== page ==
Coffee Garner

Subprime Boogie

by Estella Hung

19 July 2009

 
cover art

Coffee Garner

Subprime Boogie

(DPSS)
US: 19 Feb 2009

There isn’t much about Coffee Garner that so much as whispers “headliner”. I can venture that – for want of a Wikipedia entry or an informative MySpace page – most of you reading this have never heard of the bizarrely designated Tuvaluan. Still, his latest album is a proverbial gem that’s worth the dedicated excavation it takes to unearth it from the DJ’s oceanic catalogue.

With the world remaining stubbornly entranced by ‘80s club-thumping retreads, Subprime Boogie steers well clear, offering instead ambient broken beats and strange back-alley sound explorations with not entirely undue detours into retro boogie and ‘60s Avengers-style soundscapes. While kitsch is an inevitable pitfall (or attraction if you’re so inclined) of such digressions, it’s presence on disco tracks like “Angst”, is distilled to a palatable patina. Opener “Get Out the Chaser” titillates the retro-obsessive with boisterous ‘60s celluloid snippets, while “I Pot Boogie”, with its distressed oboe soliloquy piercing through an echoey subterranean percussive soundscape is most enthralling. Despite its miscellany, the album achieves a certain timelessness in the way it folds anachronistic elements into a blend of freshly-cut beats. In this Garner is not unlike Thievery Corporation of their Mirror Conspiracy days. So far from being subprime, Subprime Boogie is laid on a solid foundation that is Garner’s production genius and crate-digging capabilities. Its closeted status isn’t doing anyone any favours.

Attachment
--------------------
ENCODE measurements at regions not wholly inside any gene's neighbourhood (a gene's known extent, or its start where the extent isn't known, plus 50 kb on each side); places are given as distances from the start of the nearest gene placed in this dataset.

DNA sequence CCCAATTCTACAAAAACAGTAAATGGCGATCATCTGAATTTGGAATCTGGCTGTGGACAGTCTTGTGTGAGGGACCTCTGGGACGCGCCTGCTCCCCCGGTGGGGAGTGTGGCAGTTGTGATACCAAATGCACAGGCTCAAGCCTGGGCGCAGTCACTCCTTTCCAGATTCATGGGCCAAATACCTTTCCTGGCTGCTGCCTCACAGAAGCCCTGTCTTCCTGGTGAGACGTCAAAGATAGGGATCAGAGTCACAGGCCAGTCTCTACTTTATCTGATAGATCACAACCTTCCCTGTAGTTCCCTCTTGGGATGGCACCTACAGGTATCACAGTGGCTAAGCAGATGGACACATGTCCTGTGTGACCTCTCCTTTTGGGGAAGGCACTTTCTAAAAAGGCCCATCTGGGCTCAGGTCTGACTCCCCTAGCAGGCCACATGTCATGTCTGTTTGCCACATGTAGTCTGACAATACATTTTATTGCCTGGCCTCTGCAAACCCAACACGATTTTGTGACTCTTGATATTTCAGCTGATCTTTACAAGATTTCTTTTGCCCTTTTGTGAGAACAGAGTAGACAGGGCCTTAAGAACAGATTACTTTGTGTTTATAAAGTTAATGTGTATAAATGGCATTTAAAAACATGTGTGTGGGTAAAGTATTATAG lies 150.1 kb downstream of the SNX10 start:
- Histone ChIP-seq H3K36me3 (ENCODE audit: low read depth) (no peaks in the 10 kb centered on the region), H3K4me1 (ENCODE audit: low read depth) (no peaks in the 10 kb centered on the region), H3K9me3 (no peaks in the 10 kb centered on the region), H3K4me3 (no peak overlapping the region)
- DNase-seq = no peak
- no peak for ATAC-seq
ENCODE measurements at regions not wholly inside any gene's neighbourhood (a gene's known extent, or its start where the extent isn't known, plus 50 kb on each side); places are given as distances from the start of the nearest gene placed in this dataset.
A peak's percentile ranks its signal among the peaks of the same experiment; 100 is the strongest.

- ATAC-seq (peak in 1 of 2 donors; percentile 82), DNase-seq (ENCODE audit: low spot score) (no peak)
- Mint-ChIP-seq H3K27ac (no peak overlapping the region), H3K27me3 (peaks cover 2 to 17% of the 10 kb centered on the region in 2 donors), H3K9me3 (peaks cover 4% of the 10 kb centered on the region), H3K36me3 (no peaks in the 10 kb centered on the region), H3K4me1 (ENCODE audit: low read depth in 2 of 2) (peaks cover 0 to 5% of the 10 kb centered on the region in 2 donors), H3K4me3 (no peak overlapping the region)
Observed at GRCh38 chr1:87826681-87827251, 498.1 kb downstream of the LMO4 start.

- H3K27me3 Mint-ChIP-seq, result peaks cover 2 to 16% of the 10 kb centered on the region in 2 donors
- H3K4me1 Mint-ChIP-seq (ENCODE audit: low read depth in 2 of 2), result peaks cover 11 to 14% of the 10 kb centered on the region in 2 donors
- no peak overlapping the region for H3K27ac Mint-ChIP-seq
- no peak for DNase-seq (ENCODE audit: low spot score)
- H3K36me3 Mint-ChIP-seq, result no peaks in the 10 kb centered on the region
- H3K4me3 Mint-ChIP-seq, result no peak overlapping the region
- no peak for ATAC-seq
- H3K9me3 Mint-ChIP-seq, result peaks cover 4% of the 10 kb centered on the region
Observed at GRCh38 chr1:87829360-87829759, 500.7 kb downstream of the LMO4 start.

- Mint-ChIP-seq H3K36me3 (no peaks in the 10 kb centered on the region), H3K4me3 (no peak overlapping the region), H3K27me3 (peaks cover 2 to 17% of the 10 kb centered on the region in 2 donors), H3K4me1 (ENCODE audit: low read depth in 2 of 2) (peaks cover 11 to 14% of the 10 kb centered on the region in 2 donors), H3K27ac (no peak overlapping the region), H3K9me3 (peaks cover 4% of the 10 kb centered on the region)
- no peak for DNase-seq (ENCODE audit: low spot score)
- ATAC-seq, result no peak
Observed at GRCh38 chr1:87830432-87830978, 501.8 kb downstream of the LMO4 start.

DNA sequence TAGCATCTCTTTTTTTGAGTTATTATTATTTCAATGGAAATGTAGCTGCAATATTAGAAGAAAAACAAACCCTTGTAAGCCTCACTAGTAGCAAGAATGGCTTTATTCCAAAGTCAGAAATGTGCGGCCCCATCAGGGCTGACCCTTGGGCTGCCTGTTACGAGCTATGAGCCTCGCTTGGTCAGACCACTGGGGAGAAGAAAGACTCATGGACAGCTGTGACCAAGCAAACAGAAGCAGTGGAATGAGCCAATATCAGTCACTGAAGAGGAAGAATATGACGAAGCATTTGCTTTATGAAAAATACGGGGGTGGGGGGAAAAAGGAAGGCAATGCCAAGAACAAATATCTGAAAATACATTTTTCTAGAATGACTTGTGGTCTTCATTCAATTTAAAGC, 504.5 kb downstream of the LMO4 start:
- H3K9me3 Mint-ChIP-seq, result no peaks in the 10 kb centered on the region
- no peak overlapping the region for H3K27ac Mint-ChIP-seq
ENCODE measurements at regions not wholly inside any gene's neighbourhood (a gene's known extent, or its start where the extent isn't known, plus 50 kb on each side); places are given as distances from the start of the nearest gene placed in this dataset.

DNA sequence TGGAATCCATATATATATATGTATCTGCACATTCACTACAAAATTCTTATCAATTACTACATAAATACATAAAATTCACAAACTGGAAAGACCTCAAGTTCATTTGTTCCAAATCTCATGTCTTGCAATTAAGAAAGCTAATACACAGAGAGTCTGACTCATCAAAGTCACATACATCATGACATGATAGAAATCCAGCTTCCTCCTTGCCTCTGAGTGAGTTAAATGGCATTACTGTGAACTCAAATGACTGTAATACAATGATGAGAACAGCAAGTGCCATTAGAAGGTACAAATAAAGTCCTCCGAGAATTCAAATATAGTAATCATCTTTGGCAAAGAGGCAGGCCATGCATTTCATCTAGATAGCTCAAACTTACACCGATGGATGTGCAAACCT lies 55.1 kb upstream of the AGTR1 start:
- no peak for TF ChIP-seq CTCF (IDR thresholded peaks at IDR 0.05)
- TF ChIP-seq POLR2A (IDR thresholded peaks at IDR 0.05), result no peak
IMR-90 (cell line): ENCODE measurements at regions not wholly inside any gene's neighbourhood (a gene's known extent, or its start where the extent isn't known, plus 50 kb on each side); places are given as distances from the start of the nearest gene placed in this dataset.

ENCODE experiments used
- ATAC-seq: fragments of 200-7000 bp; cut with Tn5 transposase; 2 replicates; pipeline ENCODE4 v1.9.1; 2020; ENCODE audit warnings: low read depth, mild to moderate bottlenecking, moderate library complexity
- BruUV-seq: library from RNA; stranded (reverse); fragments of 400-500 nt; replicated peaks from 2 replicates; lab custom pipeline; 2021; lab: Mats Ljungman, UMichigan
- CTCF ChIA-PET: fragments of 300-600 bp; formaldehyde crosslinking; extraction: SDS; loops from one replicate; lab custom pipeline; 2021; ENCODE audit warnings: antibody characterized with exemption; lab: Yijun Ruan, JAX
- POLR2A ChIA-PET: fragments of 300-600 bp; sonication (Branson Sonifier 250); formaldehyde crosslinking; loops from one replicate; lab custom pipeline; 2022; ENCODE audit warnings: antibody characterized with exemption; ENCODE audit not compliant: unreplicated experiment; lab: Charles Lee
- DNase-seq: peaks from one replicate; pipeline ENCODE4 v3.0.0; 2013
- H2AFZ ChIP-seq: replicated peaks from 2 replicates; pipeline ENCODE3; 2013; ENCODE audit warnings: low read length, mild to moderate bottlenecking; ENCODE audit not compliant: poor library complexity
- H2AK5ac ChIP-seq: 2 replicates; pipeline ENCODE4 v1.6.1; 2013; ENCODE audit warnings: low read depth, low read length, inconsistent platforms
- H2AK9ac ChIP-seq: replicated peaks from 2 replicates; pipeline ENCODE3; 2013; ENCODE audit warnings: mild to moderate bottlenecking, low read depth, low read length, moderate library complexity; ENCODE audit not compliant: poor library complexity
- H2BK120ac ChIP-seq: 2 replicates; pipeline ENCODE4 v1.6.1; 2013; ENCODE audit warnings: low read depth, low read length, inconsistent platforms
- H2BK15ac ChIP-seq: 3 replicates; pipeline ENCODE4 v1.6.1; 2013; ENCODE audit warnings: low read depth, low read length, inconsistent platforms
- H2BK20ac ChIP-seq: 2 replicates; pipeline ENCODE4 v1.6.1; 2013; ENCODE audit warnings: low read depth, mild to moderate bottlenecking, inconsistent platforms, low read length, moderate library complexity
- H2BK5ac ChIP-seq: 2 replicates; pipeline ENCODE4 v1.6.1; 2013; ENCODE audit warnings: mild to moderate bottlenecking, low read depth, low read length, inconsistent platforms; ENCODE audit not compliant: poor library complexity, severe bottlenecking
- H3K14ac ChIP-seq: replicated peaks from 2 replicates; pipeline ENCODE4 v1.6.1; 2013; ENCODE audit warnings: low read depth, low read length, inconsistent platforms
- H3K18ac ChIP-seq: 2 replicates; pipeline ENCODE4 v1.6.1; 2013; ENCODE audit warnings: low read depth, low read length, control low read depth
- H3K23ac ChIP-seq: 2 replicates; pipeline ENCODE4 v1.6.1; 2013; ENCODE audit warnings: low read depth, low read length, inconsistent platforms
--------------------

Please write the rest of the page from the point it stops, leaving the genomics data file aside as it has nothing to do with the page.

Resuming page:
Subprime Boogie

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